Brace yourself, Paris
Sunday 20 December 1998
Souvenirs? What were all those people doing, trying to sell me alabaster sphinxes outside the pyramids (for example)? I was travelling to have a deep cultural experience, not to push supermarket trolleys around the Sahara.
It was the same the first time I travelled to India, where I found people constantly trying to sell me cheap watches and plastic birds with flapping wings that made tweeting noises. At the time I did not quite understand why.
My mates told me that the desire to shop in a exotic climate was indicative of being open-minded but the only times I ever bought anything I always felt, in some obscure way, that I had been conned.
There was my plastic flamenco dancer, my Arc de Triomphe in a snowstorm, my Leaning Tower of Pisa bookmark, my Acropolis made of pink sugar. And a lot of good money which could have been spent on bus tickets or breakfasts went down the drain.
Even when I moved slightly more upmarket things were little better. Buying a carpet in Istanbul I was so mesmerised by the technique of the salesman - who told me that bargaining was a vulgar habit - that I completely omitted to bargain. By the time it was delivered six months later I had gone off it. Then I got hit by a huge bill for duty and VAT.
In fact the passion with which people defend their right to duty-free shopping still strikes me as pretty odd. As far as I can see, that kind of shopping is largely about encouraging the abuse of cigarettes and alcohol. And what on earth of Spain (or France or Italy) can there be in a bottle of Red Label or a carton of Marlboro?
But putting those quibbles aside, I am now beginning to realise that my shopping problems were a matter of technique. Instead of trifling with souvenirs I should have been importing goods.
Instead of multi-coloured elephants and jingling ankle bracelets, I should have been seeking out Persian carpets made in the time of the Mughals or (and this is a hot tip from someone who claims to know about these things) the finest pashmina shawls woven from the under-belly hair of a mountain goat.
I've just started to jump on to this bandwagon and am beginning to enjoy it. Last week I grabbed a hi-fi in Singapore airport of the sort which British citizens will probably not be able to buy until some time in the next millennium. I also picked up a couple of oil canvases which could only have possibly been painted in the island of Bali. Even paying duty on these items has not dampened my enthusiasm.
Not only have I started shopping but I have gone the whole hog and become a serious shopping snob. Now I'm off to Paris where I plan to visit an 18th-century parfumerie to get a scent tailor-made according to my appearance, character, habits and taste.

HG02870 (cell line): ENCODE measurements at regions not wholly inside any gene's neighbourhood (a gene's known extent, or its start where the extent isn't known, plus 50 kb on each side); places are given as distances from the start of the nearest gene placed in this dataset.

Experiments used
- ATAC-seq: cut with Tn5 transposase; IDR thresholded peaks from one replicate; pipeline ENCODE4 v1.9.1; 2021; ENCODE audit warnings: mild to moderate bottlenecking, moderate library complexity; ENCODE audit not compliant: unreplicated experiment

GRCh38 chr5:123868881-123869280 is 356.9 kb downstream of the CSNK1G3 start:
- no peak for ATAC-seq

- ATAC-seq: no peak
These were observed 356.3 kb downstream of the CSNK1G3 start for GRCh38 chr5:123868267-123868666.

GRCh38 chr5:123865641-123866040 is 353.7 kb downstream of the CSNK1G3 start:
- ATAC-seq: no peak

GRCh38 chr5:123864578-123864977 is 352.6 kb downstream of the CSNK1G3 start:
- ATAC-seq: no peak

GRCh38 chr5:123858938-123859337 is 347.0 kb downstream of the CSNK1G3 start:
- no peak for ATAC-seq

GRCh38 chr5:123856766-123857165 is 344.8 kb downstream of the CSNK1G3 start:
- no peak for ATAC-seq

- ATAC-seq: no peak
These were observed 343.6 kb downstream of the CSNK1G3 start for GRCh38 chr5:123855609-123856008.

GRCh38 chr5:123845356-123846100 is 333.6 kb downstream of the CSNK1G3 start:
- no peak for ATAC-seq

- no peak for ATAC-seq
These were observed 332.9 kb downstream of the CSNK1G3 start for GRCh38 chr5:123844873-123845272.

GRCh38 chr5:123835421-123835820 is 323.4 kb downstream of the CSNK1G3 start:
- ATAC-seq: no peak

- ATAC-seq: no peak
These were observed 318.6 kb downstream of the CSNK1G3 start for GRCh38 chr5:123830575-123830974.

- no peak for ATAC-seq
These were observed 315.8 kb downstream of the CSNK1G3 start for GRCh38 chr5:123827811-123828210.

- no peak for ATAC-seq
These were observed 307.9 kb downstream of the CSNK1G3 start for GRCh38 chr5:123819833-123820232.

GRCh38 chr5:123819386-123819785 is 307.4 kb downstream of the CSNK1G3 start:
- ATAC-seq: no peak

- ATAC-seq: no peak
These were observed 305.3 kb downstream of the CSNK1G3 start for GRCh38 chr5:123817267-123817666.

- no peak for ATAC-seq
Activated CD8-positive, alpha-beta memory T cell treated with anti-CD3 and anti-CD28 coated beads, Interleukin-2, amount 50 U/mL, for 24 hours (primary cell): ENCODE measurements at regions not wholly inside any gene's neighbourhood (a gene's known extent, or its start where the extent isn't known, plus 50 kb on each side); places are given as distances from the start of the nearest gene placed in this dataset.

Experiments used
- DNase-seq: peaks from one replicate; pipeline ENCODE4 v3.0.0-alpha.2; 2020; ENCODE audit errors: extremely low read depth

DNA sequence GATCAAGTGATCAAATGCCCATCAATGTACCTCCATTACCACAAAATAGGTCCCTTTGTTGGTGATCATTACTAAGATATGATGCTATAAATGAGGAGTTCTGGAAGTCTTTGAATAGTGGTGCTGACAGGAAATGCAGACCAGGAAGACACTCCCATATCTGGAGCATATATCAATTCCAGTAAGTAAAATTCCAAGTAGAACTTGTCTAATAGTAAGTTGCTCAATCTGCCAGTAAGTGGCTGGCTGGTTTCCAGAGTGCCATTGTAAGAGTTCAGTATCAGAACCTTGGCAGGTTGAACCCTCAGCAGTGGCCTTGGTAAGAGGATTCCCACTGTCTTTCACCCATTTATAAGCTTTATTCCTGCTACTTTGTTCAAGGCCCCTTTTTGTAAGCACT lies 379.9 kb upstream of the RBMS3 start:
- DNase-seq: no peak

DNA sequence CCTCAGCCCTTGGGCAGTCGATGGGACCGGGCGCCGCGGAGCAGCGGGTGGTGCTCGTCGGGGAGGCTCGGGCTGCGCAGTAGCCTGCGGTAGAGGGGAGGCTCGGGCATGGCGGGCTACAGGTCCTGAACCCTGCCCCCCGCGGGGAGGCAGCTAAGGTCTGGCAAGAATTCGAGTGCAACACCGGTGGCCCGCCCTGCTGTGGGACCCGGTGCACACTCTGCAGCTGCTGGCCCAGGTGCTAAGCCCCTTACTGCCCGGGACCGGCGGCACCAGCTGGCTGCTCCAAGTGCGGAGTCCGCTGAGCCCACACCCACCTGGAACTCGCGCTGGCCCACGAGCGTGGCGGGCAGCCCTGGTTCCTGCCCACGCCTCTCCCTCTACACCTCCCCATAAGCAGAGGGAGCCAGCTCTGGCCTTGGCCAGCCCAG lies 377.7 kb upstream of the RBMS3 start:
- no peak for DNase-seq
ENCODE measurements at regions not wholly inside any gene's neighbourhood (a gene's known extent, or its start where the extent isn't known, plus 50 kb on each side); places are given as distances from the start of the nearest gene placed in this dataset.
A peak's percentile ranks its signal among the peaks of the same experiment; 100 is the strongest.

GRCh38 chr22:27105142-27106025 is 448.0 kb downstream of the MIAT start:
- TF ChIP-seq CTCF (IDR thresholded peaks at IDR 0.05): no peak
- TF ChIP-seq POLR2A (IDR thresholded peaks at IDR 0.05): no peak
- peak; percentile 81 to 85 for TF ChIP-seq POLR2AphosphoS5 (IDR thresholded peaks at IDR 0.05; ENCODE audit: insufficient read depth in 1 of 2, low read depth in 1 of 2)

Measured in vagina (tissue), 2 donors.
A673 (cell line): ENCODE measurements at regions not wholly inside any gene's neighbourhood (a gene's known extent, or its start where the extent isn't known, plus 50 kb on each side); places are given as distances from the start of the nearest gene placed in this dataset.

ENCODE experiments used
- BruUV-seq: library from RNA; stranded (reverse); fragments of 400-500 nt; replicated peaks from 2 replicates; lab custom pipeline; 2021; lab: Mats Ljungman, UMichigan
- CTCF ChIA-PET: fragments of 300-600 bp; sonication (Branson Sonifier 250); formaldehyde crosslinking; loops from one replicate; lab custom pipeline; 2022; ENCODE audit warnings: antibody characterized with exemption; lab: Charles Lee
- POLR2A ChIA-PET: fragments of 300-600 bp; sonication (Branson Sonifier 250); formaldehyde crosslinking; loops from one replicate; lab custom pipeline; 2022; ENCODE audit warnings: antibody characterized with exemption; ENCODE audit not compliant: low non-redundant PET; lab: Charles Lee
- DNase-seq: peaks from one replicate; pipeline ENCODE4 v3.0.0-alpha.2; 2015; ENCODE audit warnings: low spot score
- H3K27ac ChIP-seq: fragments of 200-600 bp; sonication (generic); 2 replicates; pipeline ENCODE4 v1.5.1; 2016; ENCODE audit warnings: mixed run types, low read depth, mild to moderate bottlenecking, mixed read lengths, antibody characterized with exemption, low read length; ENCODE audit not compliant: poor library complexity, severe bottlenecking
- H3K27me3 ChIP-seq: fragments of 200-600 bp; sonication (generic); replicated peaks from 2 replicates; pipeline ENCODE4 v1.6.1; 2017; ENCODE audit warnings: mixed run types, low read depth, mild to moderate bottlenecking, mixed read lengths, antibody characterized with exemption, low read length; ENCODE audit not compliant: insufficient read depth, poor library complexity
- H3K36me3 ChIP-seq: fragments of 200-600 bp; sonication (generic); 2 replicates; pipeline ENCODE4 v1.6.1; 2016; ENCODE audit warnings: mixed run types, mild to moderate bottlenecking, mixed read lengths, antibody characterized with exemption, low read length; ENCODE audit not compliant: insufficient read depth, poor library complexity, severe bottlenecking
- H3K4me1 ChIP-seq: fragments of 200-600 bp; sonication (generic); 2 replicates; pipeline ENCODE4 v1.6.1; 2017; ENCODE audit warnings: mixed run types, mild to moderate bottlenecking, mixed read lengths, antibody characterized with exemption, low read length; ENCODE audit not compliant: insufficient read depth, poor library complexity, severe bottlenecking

I may also buy a Jean-Paul Gaultier suit assuming that I can find one expensive enough. And as a result of this, the lucky Parisians should expect to derive considerable economic advantage. Happy Christmas to them.
The Independent travel offers: Discover a world of inspiring destinations
- 1 Isis burns thousands of books and rare manuscripts from Mosul's libraries
- 2 Scarlett Johansson new band 'already hit with legal complaint' from another The Singles
- 3 Husband and wife die holding hands within hours of each other after 67 years of marriage
- 5 'Jihadi John': CAGE representative storms off Sky News accusing Kay Burley of Islamophobia
The 50 Best spas
Map identifies the best and worst places for emergency healthcare in the world
The Atlas of Beauty: Photographer travels around the world to capture cultural diversity through stunning portraits of women
Friends 20th anniversary: Where to visit as a superfan in New York
The 10 Best lightweight luggage
Oscars 2015: Birdman beats Boyhood as Eddie Redmayne and Patricia Arquette win big - as it happened
New theory could prove how life began and disprove God
Half of Ukip voters say they are prejudiced against people of other races
'Cash for access' scandal: Sir Malcolm Rifkind says 'unrealistic' for MPs to live on £67,000 salary
Aqsa Mahmood branded a 'disgrace' by her parents after claims she recruited three UK girls flying to Middle East
This is what it's like to be dead, according to a guy who died for a bit
£12500 - £36000 per annum: Recruitment Genius: This established Knaresborough ...
£26000 per annum: Recruitment Genius: The post holder is a key member of the V...
£18000 - £28800 per annum: Recruitment Genius: Vehicle Breakdown Recovery Driv...
£15000 - £19200 per annum: Recruitment Genius: A Processing Partner is require...